Scotland’s Canterbury-born players ‘put on show at Twickenham for Christchurch victims’

A performance to honour New Zealand terror victims: Sean Maitland, left, and Simon Berghan. Pictures: SNS Group
A performance to honour New Zealand terror victims: Sean Maitland, left, and Simon Berghan. Pictures: SNS Group
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Sean Maitland and Simon Berghan, two of the heroes from Scotland’s sensational 38-38 draw with England, say they were desperate to put on an extra-special performance at Twickenham to honour the victims
of Friday’s terror attack in their native New Zealand.

Maitland and Berghan both hail from Canterbury, the scene of last week’s appalling shooting at two Christchurch mosques that left 50 innocent men, women and children dead and many more injured. The Kiwi pair qualify to play rugby for Scotland because of their Scottish grandparents.

A minute’s silence was held before all Saturday’s Six Nations fixtures in memory of those who lost their lives, and after the historic draw in London full-back Maitland was asked if he had ever considered standing down. “No, that was never in doubt,” he replied.

“It was tough but me and Bergy had a little word to each other and said ‘let’s go out and put a performance out there for our city’.

“There was a lot of emotion in the minute of silence. Christchurch has had its fair share of setbacks and this is one of the darkest days. I’m just lost for words.

“The whole of New Zealand and the Muslim community will stick together. My wife’s family are from Iran and emigrated to New Zealand after the revolution. They have Muslim ties although they are not active.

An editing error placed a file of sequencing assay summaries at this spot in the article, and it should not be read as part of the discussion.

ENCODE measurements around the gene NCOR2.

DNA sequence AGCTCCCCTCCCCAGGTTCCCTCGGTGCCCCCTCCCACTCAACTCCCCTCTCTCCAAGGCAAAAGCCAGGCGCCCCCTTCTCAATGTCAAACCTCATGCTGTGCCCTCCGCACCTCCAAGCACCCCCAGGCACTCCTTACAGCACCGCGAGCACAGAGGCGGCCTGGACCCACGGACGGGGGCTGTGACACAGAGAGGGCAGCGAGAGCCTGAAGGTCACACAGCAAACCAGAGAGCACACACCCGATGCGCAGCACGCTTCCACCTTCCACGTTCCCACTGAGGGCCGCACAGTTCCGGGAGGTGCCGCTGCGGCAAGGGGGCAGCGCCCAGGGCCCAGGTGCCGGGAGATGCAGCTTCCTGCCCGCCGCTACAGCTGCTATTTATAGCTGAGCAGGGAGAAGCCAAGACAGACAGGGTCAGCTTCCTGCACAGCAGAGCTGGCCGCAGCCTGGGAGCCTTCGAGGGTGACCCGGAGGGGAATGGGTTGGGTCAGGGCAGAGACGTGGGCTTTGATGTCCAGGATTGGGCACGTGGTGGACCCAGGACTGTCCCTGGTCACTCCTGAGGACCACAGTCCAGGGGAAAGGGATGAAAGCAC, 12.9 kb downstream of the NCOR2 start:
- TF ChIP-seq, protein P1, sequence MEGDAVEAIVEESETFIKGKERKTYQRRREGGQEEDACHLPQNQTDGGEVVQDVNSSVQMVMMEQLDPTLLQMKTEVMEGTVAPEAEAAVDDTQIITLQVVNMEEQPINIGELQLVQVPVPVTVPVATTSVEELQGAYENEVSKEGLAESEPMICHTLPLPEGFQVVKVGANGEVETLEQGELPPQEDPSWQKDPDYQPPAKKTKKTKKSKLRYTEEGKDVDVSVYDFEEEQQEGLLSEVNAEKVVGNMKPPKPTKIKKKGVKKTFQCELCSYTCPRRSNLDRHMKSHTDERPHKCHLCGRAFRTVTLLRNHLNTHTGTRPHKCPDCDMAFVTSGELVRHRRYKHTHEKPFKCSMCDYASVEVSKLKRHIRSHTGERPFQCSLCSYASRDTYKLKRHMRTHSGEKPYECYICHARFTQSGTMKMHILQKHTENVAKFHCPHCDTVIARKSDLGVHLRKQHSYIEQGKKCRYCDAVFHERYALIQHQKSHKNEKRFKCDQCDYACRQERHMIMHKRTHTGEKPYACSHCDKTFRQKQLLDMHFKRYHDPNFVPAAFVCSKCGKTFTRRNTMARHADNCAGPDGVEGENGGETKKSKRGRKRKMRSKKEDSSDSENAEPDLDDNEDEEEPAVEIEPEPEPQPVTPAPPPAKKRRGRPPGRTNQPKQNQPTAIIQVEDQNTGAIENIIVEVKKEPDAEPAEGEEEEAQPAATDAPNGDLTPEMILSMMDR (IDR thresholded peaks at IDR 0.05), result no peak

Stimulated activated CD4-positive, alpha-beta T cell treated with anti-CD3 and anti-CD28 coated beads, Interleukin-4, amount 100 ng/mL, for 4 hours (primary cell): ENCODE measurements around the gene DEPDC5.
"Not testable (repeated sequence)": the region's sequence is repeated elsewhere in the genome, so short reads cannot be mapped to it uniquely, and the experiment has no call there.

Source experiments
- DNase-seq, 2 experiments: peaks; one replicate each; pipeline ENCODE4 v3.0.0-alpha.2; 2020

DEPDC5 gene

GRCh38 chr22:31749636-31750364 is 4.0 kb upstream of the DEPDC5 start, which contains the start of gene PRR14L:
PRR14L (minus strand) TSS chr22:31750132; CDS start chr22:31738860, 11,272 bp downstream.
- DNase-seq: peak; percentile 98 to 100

“It’s very close to home. Christchurch isn’t a big place so everyone will be affected, but it’s a resilient city, especially has been since the earthquake [in 2011, which killed 185 people and injured thousands].”

Maitland played his part when Scotland jumped up off the canvas at Twickenham and took the game to England with a second-half fightback that no one anticipated. He was heavily involved in the build-up to Darcy Graham’s first try, although he seemed as ignorant as everyone else when asked what had sparked Scotland’s revival.

“It was a classic game of two halves, wasn’t it?” added Maitland. “Not sure what Gregor [Townsend] said to us at half-time, kicked the boys up the arse. We had nothing to lose, we just backed ourselves and kept chipping away and soon we had the lead, just crazy scenes.”

Graham went on to score another try and certainly played himself into contention for the World Cup in Japan later this year. “That second half is how we want to play for the full 80 minutes,” said the Edinburgh wing. “We’ll take a huge crate of confidence from that.”